The fourth session of the Institute’s CGC 2022 addressed Hong Kong’s development strategies and the importance of maintaining high governance standards to reinforce Hong Kong’s position as a premier international financial centre.
Against the backdrop of the geopolitical tensions and economic challenges the world is facing, there has been much debate in Hong Kong about how to boost its competitiveness as an international financial centre (IFC) in the years ahead. The fourth session of the Institute’s 13th Biennial Corporate Governance Conference (CGC) was dedicated to this question.
Development strategies for Hong Kong
The first speaker in this session, Joseph HL Chan JP, Under Secretary for Financial Services and the Treasury, the HKSAR Government, updated the forum on some of the initiatives the government has been launching to boost Hong Kong’s competitiveness. These have focused on strengthening Hong Kong’s status as a premier international asset management and risk management centre.
New measures have just been announced, for example, to promote private equity investments in Hong Kong. Mr Chan noted that private equity has become an increasingly important avenue for raising capital. The government has therefore focused on refining and improving Hong Kong’s regulatory framework to attract more private equity funds to locate here. Over 500 funds have been registered under the Limited Partnership Fund regime launched in August 2020. The government also passed a bill recently to provide tax concessions for eligible private equity fund businesses.
The government has also been seeking to promote fintech development in Hong Kong. Its initiatives in this space have focused on building an infrastructure conducive to fintech development, such as the Faster Payment System (FPS), and the eTradeConnect blockchain-based trade finance platform. The government is also providing funding for start-ups and some proof-of-concept projects.
Upgrading governance standards
A key theme of the second speaker in this session, Amar Gill, Managing Director, Head of APAC Investment Stewardship, BlackRock, was that high governance standards will be a critical factor in maintaining Hong Kong’s competitiveness. His presentation suggested a number of ways in which Hong Kong can improve its track record in governance – starting with measures to boost board independence.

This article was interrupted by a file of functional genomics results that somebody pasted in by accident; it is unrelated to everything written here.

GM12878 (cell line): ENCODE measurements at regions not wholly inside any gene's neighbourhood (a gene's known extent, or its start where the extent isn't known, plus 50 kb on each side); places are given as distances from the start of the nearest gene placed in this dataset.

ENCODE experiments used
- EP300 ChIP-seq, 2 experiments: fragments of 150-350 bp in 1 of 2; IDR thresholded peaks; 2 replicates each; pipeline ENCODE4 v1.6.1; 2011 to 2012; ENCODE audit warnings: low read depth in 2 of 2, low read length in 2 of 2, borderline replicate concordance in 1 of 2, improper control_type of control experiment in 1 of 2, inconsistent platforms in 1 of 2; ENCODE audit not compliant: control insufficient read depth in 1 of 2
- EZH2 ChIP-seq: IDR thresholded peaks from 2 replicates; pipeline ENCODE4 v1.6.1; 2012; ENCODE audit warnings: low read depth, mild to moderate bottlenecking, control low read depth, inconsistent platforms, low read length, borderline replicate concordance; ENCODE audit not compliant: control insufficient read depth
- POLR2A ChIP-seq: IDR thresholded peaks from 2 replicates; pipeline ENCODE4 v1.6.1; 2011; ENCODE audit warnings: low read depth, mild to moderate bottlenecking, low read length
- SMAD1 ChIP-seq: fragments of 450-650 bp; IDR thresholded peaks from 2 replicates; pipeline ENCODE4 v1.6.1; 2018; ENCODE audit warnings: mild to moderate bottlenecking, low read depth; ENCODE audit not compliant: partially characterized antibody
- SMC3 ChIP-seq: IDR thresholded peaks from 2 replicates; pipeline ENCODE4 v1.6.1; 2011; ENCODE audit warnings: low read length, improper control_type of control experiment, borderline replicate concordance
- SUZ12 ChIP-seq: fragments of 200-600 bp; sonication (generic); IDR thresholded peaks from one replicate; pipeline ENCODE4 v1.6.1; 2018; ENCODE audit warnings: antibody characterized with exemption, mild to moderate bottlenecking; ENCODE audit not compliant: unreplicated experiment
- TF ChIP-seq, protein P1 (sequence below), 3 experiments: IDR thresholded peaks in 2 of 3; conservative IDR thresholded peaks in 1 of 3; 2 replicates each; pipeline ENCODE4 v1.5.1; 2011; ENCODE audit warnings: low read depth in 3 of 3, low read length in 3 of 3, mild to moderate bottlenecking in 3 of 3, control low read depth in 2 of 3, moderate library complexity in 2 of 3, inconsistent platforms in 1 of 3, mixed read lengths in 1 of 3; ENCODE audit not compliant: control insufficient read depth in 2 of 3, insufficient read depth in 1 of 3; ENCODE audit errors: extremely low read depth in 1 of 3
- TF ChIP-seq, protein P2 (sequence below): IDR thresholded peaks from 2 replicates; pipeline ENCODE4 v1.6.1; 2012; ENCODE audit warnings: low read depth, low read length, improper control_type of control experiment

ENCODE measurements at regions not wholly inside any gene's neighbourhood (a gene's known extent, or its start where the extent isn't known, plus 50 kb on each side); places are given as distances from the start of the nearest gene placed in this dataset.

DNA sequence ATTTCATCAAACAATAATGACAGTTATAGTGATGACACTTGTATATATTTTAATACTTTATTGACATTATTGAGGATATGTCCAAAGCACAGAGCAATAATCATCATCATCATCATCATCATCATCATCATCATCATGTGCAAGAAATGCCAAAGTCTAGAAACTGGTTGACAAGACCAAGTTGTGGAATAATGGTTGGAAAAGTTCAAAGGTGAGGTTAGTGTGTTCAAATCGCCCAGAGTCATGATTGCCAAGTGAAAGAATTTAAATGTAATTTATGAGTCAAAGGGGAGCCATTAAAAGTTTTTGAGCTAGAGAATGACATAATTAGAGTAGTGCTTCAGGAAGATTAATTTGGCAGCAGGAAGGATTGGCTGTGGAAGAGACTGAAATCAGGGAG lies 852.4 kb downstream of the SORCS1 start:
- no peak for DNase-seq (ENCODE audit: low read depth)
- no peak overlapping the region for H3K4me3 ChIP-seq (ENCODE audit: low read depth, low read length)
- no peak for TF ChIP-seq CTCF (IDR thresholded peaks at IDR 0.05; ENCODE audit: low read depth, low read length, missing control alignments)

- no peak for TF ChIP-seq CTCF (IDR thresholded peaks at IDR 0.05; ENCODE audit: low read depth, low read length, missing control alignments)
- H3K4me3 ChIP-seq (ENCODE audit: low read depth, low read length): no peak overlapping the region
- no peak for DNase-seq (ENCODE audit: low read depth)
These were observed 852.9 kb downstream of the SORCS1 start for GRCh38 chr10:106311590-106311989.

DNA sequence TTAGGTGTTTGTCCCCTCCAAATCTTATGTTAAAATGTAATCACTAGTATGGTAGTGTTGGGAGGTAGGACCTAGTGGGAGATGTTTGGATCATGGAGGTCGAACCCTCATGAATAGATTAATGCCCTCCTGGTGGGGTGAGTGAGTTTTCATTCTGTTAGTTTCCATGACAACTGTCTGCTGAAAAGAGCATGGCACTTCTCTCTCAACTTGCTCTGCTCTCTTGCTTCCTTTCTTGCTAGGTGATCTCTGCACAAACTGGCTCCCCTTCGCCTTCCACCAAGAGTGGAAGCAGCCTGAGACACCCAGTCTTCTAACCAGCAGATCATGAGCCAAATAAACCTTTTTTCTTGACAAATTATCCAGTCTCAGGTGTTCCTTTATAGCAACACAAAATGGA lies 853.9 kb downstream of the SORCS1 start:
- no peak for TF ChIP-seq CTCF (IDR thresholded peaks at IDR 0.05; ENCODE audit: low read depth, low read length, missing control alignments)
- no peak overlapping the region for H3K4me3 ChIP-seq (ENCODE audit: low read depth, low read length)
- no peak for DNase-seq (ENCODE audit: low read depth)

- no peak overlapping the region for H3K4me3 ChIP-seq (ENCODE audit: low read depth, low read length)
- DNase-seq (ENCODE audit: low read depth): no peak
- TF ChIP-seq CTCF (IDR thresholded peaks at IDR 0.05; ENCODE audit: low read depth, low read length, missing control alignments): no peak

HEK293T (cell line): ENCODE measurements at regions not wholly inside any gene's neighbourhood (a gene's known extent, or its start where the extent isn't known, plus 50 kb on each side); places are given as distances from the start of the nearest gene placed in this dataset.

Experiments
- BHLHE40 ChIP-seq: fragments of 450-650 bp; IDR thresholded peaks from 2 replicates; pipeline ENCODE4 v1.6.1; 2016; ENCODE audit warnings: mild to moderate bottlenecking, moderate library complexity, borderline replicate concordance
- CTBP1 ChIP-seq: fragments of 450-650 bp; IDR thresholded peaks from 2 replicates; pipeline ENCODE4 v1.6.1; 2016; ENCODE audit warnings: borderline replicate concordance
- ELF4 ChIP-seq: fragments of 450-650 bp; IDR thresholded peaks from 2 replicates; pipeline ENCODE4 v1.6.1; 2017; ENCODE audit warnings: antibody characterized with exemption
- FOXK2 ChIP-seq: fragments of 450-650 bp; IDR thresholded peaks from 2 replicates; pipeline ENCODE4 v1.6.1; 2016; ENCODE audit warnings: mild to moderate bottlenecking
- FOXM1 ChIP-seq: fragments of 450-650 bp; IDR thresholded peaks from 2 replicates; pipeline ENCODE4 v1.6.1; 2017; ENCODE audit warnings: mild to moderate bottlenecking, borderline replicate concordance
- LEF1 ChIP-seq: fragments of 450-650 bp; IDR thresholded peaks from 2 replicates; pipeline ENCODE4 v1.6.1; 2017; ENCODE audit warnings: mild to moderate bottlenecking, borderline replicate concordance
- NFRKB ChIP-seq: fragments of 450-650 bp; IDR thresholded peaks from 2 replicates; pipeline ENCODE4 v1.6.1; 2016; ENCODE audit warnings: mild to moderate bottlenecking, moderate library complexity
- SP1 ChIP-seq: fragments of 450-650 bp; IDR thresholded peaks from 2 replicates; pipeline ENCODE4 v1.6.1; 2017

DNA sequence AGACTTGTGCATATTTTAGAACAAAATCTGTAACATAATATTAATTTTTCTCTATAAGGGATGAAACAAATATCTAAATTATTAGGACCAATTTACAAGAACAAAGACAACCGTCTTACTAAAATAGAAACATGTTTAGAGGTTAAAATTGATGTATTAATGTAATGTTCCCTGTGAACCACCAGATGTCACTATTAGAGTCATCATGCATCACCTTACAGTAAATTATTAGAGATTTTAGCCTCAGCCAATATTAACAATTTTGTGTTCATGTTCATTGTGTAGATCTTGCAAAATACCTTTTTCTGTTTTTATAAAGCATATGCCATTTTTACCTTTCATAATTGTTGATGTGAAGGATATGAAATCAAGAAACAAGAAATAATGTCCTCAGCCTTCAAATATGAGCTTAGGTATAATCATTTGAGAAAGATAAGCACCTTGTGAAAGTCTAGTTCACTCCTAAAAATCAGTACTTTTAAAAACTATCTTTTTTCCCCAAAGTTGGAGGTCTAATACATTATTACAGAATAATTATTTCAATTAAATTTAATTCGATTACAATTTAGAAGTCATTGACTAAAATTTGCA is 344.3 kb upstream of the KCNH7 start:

This year, insufficient independence of the board was the biggest issue resulting in negative votes by BlackRock in the Asia Pacific region. In the last 12 months to June of this year, BlackRock voted against 1,100 companies in Asia Pacific – one quarter of its total company exposure in the region – for not having a sufficiently independent board.
Mr Gill emphasised that improving nomination committee practices will be a key part of upgrading standards. The rules making a nomination committee mandatory and requiring listed companies to have an independent nomination committee chair are a step in the right direction, but he pointed out that the nomination committee chair has to be unquestionably independent and not a long-tenured independent director who is there to make sure that all nominee directors have the approval of the controlling shareholder.
In addition, he questioned whether directors who have been on a board for 15 or 20 years can still be classified as independent. ‘Many times they do have the skills that are required, but we think that they should be reclassified as non-independent, because they’ve already developed a relationship with the controlling shareholder and with management,’ Mr Gill said.
Another factor relevant to how far directors can be said to be independent is the degree to which they interact with investors. ‘There needs to be more interaction of independent directors with investors. That is the hallmark of governance moving beyond compliance to something more holistic,’ he said. To this end, he recommended companies appoint a lead independent director whose remit includes interacting with investors and stewardship teams.
Governance as the language of business
The importance of governance leadership for Hong Kong’s continued competitiveness was further explored in the Q&A at the end of session four. Panellist Laurence Li SC JP, Chairman, Financial Services Development Council, said that high governance standards will play a critical role in maintaining Hong Kong’s competitiveness as an IFC because governance is the language everyone needs to learn to be able to successfully run a company.
‘One way to think of it is this – governance is a language. The common law, and governance checks and balances, are part of the modern language of business and finance. If you want to take someone else’s money and grow a business, these are the concepts and these are the rules that you need to abide by,’ he said.
He added that Hong Kong as an IFC leads Asia in having mastered that language. ‘I should probably, at the same time, admit that we have a long way to go, but at least we speak the language and we will in time master the whole system and be able contribute as an IFC,’ he said.
Attracting and retaining human capital
Another key factor for Hong Kong’s success will be its ability to attract and retain human capital, and this was another topic explored in the Q&A. Panel Chair Professor Frederick Ma Si-Hang GBS JP, Chairman, FWD Group Holdings Ltd, asked panel members for their views on whether Hong Kong’s Covid restrictions have led to it falling behind its competitors in terms of being able to attract and retain human capital.
Dr David Wong Yau Kar GBS JP, Chairman, Council of the Education University of Hong Kong, pointed out that Hong Kong has known for some time that a labour shortage was coming. ‘Even 10 years ago, I think that the projection was that our labour force would peak in 2018 and then decline for about eight to 10 years before picking up again,’ he said.